As a closing assignment, my AP lit teacher had everyone write a graduation speech and present it to the class. I didn't end up trying out, but I'm proud of it, so I'll post it here for you to enjoy. There's some rah-rah-go silverwolves stuff that doesn't apply to you, but bear with me.
Senior year is an odd stretch of life because we're supposed to live in three times simultaneously. The past. We're still wallowing in a lot of the same ruts we fell into sophomore year. But it's not all bad-we're also reliving our greatest hits. There are times I'm walking across the Commons, slipping in between these scrawny girls who could fit into lockers and boys who could pass as teachers if the mood strikes them, nothing on my mind but getting out to my car before the parking lot gets congested, and then it hits me. I have a car. Shouldn't I be, like, eleven now?
Then there's the present. Our last chance to do everything is now. Join a club, go to prom, write crappy chemistry essays at three A.M. But while we're trying to do all that, we've got college applications and scholarships and trying to find jobs.
And now for the big one. The future. All our lives, we've been told that we don't live in the real world. We've said it ourselves-"Nobody uses quadratics in the real world. What's the point of math if the most we do after high school is calculating a tip?" But to tell you the truth, you're already living real lives. Adolescence is a saga, not the prologue to the rest of your life. The world you live in right now is no less valid because you're a teenager. Tomorrow looks a lot like today. The problems and passions you have at eighteen are things you'll carry with you for the rest of your life. So are the people. More than half of Americans age twenty five or older live within fifty miles of their birthplace. So sorry, you probably are going to run into your ex and backstabbing friends.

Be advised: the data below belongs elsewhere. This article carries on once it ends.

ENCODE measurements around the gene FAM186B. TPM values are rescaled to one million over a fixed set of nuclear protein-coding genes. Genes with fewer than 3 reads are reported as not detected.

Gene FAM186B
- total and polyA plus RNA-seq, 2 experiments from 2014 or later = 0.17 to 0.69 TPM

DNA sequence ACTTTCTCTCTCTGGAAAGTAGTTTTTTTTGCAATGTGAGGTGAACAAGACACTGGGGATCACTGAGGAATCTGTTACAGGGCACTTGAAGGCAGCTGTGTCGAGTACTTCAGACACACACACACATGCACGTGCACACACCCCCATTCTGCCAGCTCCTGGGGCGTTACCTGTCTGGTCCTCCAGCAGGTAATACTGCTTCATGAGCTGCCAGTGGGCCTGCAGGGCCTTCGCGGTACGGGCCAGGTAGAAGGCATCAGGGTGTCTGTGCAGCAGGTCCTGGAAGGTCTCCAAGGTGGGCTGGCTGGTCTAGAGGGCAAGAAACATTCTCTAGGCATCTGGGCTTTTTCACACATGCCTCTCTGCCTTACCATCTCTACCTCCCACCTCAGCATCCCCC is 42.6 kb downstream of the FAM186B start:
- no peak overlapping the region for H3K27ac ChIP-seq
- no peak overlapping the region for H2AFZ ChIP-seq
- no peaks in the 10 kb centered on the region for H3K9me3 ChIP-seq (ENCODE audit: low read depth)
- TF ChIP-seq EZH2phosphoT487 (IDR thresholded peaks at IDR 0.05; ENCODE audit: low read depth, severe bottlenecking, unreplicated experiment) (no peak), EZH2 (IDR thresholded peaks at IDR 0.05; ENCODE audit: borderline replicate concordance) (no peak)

In the media, high school is either this fluffy, happy experience where we float from football games to prom night, or a gritty day-by-day struggle. If I've learned anything in high school, it's that no life is all one thing. Maybe you'll remember high school for the year you walked through the valley of the shadow of death, or maybe you'll only recall your highlights reel from the next year, but both happened. You can't help clinging to the past. Nostalgia will never bring your best days back, but reminiscing over your good times will do more for you than reliving your worst moments over and over again. I said the passions and problems you have in high school will stay with you for the rest of your life. That's true, but it's also true that you are also the master of your own memory. You don't get to choose everything that happens in your life but you decide which pieces to hold onto. So what do you want to be? There are different truths for different people. Do you want to move forward and laugh in the face of the future? Do you want to hold onto the days where you watched your world burn down around you, because those flames turned out to be the refiner's fire and you rose like a phoenix from the ashes? Find your right answer and learn to live with it.